As soon as the church cleared a bit, Laney planned to spend the next few minutes on her knees, and it wouldn't be in prayer. She'd be looking for her note, a plan she knew Rock would thwart if he learned of it.
Laney waited until the church had nearly emptied then began looking for her assignment. Two rows behind her
she spotted a crumpled piece of yellow paper half-hid
den in a discarded service program. With a sigh of relief, Laney stuck the paper into her purse.
She didn't give the piece of paper another thought until later that evening when she decided to remove the Cinderella pen from her purse. Her fingers found the assignment she'd completed in church earlier that morning. Intending to review her past mistakes and pray for the chance to do better in the future, she was astonished to see unfamiliar writing on the page. Somehow she'd retrieved the wrong note!
As Laney read the words on the page, tears streamed
down her face. By the time she slipped into bed that
night, she had memorized the letter.
She knelt beside her bed, eyes closed, knowing the writer of the note needed help but unsure of what to do.
Lord, we both know my track record isn't very good, but please use me to help this person.
The tick of her alarm clock filled her ears, emphasizing the otherwise silent apartment. Somewhere else, someone was alone and hurting. Perhaps he or she, too, sat listening to an empty house. There had to be a way to help. When Laney opened her eyes, she saw a newspaper lying on her night table, and an idea formed.
A slender young woman walked over, breaking his concentration and stealing his solitude. “Hello,” she said, planting herself right in front of his view of the lake.
Detective Ty H. Steele raised his eyebrows. The last place he'd expected to see anybody was in the middle of a hundred acres of undeveloped land. “I must say, I wasn't expecting you,” she continued.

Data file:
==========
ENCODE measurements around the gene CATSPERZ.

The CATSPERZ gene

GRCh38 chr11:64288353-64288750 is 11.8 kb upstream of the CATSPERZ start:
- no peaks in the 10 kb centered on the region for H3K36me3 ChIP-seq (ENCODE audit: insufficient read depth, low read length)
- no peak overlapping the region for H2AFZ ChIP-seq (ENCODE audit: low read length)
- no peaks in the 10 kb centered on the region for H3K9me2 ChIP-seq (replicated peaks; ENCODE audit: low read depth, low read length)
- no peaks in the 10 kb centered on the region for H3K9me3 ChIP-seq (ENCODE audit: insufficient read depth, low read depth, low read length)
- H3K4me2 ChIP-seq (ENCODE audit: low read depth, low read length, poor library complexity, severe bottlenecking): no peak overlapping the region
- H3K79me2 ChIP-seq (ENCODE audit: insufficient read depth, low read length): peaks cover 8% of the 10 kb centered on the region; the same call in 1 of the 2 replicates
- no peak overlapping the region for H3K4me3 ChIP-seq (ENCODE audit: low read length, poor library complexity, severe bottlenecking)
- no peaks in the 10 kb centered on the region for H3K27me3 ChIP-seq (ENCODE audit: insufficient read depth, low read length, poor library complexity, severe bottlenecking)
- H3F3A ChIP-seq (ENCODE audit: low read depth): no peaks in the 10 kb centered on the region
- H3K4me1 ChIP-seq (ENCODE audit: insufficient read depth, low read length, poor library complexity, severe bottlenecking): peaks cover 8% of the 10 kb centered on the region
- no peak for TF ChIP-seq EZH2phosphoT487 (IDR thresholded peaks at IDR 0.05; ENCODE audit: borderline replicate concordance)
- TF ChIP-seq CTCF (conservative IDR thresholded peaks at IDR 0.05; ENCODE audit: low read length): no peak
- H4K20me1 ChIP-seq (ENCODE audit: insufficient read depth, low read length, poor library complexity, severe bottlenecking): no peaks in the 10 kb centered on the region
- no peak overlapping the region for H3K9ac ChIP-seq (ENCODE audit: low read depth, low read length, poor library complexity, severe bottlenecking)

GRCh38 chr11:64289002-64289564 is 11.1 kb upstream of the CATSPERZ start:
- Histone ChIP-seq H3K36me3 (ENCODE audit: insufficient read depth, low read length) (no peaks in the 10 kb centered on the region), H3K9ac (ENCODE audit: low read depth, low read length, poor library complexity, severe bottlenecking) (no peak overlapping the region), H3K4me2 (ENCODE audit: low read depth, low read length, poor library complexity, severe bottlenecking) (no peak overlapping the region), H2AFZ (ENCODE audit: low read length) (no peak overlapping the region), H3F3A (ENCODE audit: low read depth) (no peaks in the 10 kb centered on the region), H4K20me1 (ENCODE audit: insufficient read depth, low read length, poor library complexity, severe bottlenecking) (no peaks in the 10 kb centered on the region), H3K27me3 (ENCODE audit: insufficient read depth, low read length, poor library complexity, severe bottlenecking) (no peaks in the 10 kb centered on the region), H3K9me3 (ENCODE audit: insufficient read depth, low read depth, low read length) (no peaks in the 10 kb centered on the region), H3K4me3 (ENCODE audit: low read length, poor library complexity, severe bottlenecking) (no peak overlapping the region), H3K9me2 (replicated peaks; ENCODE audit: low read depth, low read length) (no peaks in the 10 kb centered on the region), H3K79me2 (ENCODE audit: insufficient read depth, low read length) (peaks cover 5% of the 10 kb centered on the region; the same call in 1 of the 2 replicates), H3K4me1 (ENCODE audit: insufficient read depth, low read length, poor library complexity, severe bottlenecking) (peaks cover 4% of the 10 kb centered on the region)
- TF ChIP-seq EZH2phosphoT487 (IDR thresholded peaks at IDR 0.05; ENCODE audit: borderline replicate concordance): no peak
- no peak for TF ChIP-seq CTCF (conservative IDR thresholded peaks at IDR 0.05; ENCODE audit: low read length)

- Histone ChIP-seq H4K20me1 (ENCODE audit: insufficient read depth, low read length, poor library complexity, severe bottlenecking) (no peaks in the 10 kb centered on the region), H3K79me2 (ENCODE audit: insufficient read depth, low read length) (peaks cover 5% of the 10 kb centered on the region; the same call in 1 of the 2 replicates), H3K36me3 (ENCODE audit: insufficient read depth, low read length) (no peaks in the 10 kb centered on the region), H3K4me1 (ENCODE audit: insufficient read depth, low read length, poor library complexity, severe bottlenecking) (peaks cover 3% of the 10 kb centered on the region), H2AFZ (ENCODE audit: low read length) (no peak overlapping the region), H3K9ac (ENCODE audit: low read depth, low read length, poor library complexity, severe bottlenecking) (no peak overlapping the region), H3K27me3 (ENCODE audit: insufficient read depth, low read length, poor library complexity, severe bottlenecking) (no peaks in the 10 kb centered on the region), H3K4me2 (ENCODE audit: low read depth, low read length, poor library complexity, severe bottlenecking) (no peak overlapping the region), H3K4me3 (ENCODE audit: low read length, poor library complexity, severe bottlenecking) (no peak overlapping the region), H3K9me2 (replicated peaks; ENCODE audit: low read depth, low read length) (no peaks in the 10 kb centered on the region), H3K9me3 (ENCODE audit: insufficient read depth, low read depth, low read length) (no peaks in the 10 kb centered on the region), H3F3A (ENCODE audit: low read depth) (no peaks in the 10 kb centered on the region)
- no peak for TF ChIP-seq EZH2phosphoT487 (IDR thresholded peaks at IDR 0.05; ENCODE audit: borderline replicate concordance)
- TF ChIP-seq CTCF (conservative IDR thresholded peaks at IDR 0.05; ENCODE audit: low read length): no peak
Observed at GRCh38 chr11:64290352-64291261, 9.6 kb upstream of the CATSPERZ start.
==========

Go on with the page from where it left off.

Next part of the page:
Ty fought the urge to look over his shoulder and see if she was addressing someone else. “What do you mean, me?” He frowned at the freckles across her nose and large blue eyes that stared at him intently. He'd come to the pond on Good Faith's land to be alone. He wasn't in the mood for company, much less for putting on the good face that being a candidate for sheriff required.
“I mean, it's good to see you,” the woman replied. She drew her hand through her hair. “I'm here to help you.”
Pretty but nutty,
Ty thought. “Help me?” He shook his head and held up the McDonald's bag. “I haven't needed help eating a burger since I was a year old.”
“Not with that,” the woman insisted. Her eyes opened wide in exaggerated patience. “You're here, after all.”
This she said as if it made perfect logic. He shifted his weight uneasily. “What are you talking about?”
Her straight, golden brown eyebrows lifted. “I'm talking about the classified in the
. I addressed it to the person who left his or her assignment in church last week. I found it.”
Ty slapped a mosquito and felt the blood smear on his neck. “Assignment in church? What are you talking about?”
“Oh.” Her eyes filled with sympathy. “You're embarrassed. Don't worry. I would never tell anyone what I read.”
He put his hands on his hips. “I didn't write any note, and I didn't come here to get saved by you.”
She chuckled. “If you didn't come because of the note, why are you here?”
“Because I wanted a spot to eat my Quarter Pounder.”
“Well, don't you think it's a pretty big coincidence that you show up at the right spot and the right time?”
His stomach rumbled loudly. “LookâI could stay here all day and argue with you, but I'd rather eat my lunch.”
“We don't have to argue,” the woman agreed. “We can talk while you eat.”
The only way to deal with her was to get rid of her. “We can talk on the way to your car.”
“Okay. Where do you want to start?” A slight frown of concentration formed on her lips. “How about with the washing machine incident?”
Ty stopped in his tracks. Nobody knew what he'd done to the machine. He hadn't even called a repairman. He'd intended to take it to the dump and get a new one before anyone saw it. Despite fifteen years of police work, Ty found his jaw dropping in amazement. He quickly raised his hand to rub the skin around his mouth to hide his reaction. “How did you know about the washing machine?”